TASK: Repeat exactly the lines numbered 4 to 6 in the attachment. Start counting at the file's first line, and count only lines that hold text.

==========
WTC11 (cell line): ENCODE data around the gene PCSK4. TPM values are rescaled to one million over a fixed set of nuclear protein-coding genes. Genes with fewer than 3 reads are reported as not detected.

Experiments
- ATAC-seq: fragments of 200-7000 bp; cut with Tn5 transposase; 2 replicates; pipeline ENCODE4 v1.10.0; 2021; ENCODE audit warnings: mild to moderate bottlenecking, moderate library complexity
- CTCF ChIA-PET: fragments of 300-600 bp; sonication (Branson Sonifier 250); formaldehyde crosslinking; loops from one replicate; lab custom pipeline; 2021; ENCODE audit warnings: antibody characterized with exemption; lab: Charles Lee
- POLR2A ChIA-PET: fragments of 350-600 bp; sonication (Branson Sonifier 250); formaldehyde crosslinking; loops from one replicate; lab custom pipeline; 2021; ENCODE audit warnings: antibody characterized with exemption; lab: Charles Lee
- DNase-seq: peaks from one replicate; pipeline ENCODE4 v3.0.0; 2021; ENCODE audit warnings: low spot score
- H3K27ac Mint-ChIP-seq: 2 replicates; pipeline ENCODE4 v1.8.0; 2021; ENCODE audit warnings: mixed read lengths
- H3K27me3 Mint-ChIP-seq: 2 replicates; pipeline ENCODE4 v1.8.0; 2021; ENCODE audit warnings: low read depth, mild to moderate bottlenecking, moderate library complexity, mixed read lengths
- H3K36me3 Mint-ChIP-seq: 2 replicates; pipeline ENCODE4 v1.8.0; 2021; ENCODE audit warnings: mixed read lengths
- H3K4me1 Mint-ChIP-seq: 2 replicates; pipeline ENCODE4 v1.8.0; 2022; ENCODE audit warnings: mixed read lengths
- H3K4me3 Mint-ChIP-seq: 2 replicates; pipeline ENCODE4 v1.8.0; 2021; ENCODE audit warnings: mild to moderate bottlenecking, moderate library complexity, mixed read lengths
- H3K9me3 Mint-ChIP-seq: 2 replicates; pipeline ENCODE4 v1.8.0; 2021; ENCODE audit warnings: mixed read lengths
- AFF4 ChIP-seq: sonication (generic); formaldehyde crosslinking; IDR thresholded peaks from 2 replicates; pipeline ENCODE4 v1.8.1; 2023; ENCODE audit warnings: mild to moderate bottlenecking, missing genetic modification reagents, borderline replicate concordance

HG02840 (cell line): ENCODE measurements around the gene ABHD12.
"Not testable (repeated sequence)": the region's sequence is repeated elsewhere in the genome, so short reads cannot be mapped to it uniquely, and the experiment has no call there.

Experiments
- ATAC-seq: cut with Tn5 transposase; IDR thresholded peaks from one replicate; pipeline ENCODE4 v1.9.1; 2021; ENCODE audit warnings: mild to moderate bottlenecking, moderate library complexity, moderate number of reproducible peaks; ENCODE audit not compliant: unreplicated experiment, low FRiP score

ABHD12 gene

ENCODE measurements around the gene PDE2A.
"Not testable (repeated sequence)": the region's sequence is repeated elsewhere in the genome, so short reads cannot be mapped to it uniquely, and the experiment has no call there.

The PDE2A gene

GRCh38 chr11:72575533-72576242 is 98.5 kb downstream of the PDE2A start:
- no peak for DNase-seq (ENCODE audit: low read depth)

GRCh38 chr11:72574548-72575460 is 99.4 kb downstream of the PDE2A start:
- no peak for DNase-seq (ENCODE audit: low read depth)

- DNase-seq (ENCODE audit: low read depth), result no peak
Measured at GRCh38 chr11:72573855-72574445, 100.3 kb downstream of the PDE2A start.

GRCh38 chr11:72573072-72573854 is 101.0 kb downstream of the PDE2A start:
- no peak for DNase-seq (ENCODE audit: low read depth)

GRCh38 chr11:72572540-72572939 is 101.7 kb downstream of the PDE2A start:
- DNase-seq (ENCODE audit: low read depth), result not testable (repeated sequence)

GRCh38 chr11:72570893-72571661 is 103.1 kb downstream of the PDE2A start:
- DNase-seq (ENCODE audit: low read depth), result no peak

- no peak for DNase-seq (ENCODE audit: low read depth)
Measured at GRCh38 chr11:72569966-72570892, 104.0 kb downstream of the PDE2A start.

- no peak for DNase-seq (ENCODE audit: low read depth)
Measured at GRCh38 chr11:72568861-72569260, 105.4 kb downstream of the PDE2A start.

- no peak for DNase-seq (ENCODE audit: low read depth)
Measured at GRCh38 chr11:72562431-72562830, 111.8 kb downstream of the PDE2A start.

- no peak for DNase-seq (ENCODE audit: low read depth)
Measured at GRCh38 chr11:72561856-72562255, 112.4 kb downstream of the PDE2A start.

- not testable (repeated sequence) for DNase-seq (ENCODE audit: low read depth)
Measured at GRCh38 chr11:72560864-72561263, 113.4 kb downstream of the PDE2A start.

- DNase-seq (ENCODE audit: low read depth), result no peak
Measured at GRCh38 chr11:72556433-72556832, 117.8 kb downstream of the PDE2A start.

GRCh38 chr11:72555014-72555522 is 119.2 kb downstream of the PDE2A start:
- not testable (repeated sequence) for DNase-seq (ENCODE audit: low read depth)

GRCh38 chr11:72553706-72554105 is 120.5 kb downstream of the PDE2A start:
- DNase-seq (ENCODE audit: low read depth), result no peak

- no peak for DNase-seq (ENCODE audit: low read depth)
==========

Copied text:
- CTCF ChIA-PET: fragments of 300-600 bp; sonication (Branson Sonifier 250); formaldehyde crosslinking; loops from one replicate; lab custom pipeline; 2021; ENCODE audit warnings: antibody characterized with exemption; lab: Charles Lee
- POLR2A ChIA-PET: fragments of 350-600 bp; sonication (Branson Sonifier 250); formaldehyde crosslinking; loops from one replicate; lab custom pipeline; 2021; ENCODE audit warnings: antibody characterized with exemption; lab: Charles Lee
- DNase-seq: peaks from one replicate; pipeline ENCODE4 v3.0.0; 2021; ENCODE audit warnings: low spot score